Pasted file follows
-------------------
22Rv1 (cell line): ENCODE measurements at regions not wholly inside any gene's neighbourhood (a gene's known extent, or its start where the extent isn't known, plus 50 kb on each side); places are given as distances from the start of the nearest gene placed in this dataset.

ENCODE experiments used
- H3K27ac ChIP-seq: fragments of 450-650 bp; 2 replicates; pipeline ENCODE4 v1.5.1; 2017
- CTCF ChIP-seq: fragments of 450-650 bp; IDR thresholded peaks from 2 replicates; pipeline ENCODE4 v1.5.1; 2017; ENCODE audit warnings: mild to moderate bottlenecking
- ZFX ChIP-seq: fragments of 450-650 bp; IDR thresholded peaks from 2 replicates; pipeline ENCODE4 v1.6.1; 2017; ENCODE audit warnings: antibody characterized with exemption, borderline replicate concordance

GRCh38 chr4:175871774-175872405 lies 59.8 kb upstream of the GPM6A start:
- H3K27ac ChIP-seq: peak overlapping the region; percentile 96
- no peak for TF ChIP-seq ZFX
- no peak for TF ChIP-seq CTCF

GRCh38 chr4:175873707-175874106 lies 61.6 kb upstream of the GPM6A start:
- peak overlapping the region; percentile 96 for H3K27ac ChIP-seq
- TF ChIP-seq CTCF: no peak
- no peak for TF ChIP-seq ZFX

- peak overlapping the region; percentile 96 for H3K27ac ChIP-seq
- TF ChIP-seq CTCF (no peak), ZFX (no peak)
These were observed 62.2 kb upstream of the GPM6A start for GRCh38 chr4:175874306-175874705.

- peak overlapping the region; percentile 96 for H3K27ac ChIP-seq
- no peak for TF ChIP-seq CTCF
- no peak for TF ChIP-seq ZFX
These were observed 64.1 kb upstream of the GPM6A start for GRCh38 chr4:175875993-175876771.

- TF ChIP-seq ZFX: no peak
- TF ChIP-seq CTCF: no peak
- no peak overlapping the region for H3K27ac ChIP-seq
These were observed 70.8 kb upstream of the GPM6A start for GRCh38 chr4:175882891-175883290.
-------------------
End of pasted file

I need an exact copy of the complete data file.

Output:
22Rv1 (cell line): ENCODE measurements at regions not wholly inside any gene's neighbourhood (a gene's known extent, or its start where the extent isn't known, plus 50 kb on each side); places are given as distances from the start of the nearest gene placed in this dataset.

ENCODE experiments used
- H3K27ac ChIP-seq: fragments of 450-650 bp; 2 replicates; pipeline ENCODE4 v1.5.1; 2017
- CTCF ChIP-seq: fragments of 450-650 bp; IDR thresholded peaks from 2 replicates; pipeline ENCODE4 v1.5.1; 2017; ENCODE audit warnings: mild to moderate bottlenecking
- ZFX ChIP-seq: fragments of 450-650 bp; IDR thresholded peaks from 2 replicates; pipeline ENCODE4 v1.6.1; 2017; ENCODE audit warnings: antibody characterized with exemption, borderline replicate concordance

GRCh38 chr4:175871774-175872405 lies 59.8 kb upstream of the GPM6A start:
- H3K27ac ChIP-seq: peak overlapping the region; percentile 96
- no peak for TF ChIP-seq ZFX
- no peak for TF ChIP-seq CTCF

GRCh38 chr4:175873707-175874106 lies 61.6 kb upstream of the GPM6A start:
- peak overlapping the region; percentile 96 for H3K27ac ChIP-seq
- TF ChIP-seq CTCF: no peak
- no peak for TF ChIP-seq ZFX

- peak overlapping the region; percentile 96 for H3K27ac ChIP-seq
- TF ChIP-seq CTCF (no peak), ZFX (no peak)
These were observed 62.2 kb upstream of the GPM6A start for GRCh38 chr4:175874306-175874705.

- peak overlapping the region; percentile 96 for H3K27ac ChIP-seq
- no peak for TF ChIP-seq CTCF
- no peak for TF ChIP-seq ZFX
These were observed 64.1 kb upstream of the GPM6A start for GRCh38 chr4:175875993-175876771.

- TF ChIP-seq ZFX: no peak
- TF ChIP-seq CTCF: no peak
- no peak overlapping the region for H3K27ac ChIP-seq
These were observed 70.8 kb upstream of the GPM6A start for GRCh38 chr4:175882891-175883290.